Although Trinity Fusion was soft launched on Steam Early Access in April this year, it’s not being hard launched until 15 December 2023 when it finally gets a Version 1.0 update, and when it officially comes out for the PC, XBox and PlayStation consoles. And whilst the game has been in development by Angry Mob Games for over 4 years, it’s already getting “Very Positive” reviews on Steam – with players such as P4ndr stating that the game is “genuinely an under-appreciated gem“.

In my interview with Craig Hauser (Level Designer, Angry Mob Games), I was able to speak to him about Trinity Fusion, and was also able to ask him about his role on Angry Mob Games’ upcoming rogue-lite action platformer, as well as how people can get a foothold within the games industry. Enjoy!

How long have you worked for Angry Mob Games, and what is your everyday job when it comes to working on Trinity Fusion?

Well, I’ve been with the company for a couple of years now. I was a Community Manager for their previous game, Brawlout. It was a platform fighter similar to Super Smash Bros. And then when they began work on Trinity Fusion, I was brought on to the team as a Level and Combat Designer.

So what I do daily is that I either prototype or grey-box levels. I set up enemies in formations that are challenging to find, but not unfair. I do a lot of prototyping for weapons, tweaking how each of these weapons feel, tweaking the feedback on enemy animations, attacks… that kind of thing. There’s a lot of stuff that I do to the point where it’s just easier to say what I don’t do. I don’t do the art, and I don’t do the sound design and programming. But everything else, I have some sort of hand in.

How would you describe Trinity Fusion to people who have never heard of the game?

Trinity Fusion is a narrative focused rogue-lite, where the only way to save the multiverse is to end it. So the basic pitch is that the multiverse is man-made and it’s falling apart. And you are one of the last remaining people who has an account in each universe and you are psychically linked with each of them. And you are working to fuse the various branches of the multiverse back into one. So rather than being a rogue-lite where you play the game over and over and over again, just in the hopes of getting a little bit further… We have a set of universes that have their own set of levels, that have their own enemies in them, that have their own gameplay mechanics. And the idea is you have a specific goal, which is to reach the end of each one of those. And you can sort of criss-cross between them as well. So rather than you start at the beginning, and then you play through to the end, it’s more along the lines of you choose your route through the multiverse to get to your current objective. So rather than just one long gauntlet, it’s figure out your route, plan your route, and take it. And when you’re done with that, the next story objective comes up, and you have to ask yourself “Where do I go from here?”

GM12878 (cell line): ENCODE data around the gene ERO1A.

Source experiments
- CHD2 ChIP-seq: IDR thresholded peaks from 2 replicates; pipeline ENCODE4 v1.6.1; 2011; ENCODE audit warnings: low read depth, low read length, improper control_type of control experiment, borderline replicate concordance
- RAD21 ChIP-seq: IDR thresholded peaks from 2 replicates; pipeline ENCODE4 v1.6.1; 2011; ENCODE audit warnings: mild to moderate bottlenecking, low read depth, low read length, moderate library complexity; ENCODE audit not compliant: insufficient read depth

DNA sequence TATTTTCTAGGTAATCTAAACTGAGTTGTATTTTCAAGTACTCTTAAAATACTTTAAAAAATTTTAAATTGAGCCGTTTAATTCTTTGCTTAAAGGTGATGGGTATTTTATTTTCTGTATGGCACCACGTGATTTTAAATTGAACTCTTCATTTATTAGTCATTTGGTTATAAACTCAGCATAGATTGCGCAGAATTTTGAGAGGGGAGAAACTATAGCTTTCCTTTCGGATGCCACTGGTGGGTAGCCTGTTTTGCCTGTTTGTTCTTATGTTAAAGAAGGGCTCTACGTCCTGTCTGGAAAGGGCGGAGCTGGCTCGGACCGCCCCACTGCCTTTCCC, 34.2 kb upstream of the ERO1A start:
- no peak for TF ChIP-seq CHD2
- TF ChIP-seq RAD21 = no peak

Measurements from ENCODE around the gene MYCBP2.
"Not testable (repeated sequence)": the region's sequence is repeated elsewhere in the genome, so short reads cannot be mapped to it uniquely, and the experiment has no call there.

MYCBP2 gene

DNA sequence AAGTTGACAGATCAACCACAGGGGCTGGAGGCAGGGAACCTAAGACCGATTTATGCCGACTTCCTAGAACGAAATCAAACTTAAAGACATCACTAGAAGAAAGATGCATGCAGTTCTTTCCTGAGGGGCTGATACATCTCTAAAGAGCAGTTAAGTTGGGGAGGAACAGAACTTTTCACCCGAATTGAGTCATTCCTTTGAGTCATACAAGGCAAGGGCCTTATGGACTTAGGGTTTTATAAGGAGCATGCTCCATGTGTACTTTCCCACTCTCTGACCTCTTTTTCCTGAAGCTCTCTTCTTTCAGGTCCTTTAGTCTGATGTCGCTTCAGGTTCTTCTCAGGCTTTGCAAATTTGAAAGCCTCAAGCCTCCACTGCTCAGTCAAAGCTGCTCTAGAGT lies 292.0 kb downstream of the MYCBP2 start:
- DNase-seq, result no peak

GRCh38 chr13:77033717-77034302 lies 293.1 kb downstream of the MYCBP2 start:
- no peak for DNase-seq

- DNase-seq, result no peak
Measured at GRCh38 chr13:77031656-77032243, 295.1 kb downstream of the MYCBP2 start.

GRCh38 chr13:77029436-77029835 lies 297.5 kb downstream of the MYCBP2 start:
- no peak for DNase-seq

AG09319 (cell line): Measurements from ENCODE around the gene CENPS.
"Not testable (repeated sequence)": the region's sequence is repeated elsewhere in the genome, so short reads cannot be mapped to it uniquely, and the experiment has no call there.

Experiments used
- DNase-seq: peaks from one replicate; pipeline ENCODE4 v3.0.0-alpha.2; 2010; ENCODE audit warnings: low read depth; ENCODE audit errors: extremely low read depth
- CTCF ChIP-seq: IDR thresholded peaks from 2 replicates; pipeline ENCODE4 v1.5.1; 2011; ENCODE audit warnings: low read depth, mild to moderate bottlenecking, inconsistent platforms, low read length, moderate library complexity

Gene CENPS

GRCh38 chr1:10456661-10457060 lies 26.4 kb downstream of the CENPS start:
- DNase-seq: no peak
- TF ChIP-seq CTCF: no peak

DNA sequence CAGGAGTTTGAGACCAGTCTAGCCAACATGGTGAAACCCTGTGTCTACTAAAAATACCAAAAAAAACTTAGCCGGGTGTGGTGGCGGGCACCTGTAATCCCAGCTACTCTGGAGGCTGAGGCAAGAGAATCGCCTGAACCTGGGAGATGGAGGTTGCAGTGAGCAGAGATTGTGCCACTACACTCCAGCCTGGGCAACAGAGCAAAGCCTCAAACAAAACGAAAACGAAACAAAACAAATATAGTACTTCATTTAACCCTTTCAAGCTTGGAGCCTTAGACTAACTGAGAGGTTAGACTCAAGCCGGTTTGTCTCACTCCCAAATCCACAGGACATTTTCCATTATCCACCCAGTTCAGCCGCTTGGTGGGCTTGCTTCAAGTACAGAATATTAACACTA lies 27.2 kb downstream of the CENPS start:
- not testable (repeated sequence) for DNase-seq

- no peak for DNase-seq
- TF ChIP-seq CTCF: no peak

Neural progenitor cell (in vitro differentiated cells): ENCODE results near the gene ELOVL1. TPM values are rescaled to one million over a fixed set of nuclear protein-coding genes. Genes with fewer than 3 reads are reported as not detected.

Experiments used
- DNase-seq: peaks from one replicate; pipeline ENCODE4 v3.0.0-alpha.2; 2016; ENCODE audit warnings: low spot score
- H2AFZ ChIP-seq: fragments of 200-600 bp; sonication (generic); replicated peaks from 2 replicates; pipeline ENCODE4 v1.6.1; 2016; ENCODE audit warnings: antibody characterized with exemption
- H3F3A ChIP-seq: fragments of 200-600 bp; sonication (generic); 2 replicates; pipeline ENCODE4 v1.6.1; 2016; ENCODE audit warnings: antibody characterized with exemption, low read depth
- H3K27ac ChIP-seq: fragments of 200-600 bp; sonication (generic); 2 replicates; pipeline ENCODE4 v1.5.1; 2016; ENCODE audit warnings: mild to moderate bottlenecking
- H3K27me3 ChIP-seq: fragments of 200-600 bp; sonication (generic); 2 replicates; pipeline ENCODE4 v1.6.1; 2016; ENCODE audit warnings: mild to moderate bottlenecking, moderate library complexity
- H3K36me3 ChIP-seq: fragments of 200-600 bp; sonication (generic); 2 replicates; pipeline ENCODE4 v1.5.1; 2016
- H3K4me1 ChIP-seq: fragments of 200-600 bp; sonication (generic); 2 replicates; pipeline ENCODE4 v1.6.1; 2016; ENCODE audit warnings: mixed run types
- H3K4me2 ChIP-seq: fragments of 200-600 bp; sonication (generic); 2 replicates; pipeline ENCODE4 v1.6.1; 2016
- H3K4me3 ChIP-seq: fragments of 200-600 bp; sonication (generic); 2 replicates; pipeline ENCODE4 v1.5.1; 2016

How many levels did you design?

All of them…

How many levels do you intend to have in the final version of the game?

We want to have about 16.

And how long would it take for the average player to complete the game?

Right now, for the Early Access build, I’m seeing around 3-7 hours for a brand new player.

So would 5 hours be a good average?

I think 5 would be a good average, or at the very least it is the median.

So would you say that 7 or 8 hours would be a good average for the 16 levels?

I think so… I think that’s about right. It’s hard to estimate considering that I can play through the game very quickly. Because I’ve had so much of a hand in it, and I’ve been playing it for the last 3.5 years.

So the game has been in development for 3.5 years?

It’s been in development for about 4 years. I’ve been on it for about 3.5…

Just out of curiosity… On the one hand, a lot of people don’t really play games for longer than say, half an hour to an hour. And then on the flip side, they’re more than happy to spend £40 to £60 on a game. Given the fact that a lot of people don’t get beyond the first half an hour to an hour of the game, yet people still expect a lot of content for their £40 to £60. In what way do you think that dichotomy serves the developer / publisher of the game? I mean, you’ve obviously spent time working on the levels, and fully intend to work on 16 levels in total. But the vast majority of people who buy your game aren’t going to fully experience the 16 levels in their entirety, and will probably only experience 2. How does that make you feel, bearing in mind that so much of your effort will be overlooked, and will be potentially wasted as well?

I’m personally not too worried about it because…

Because you’re getting paid?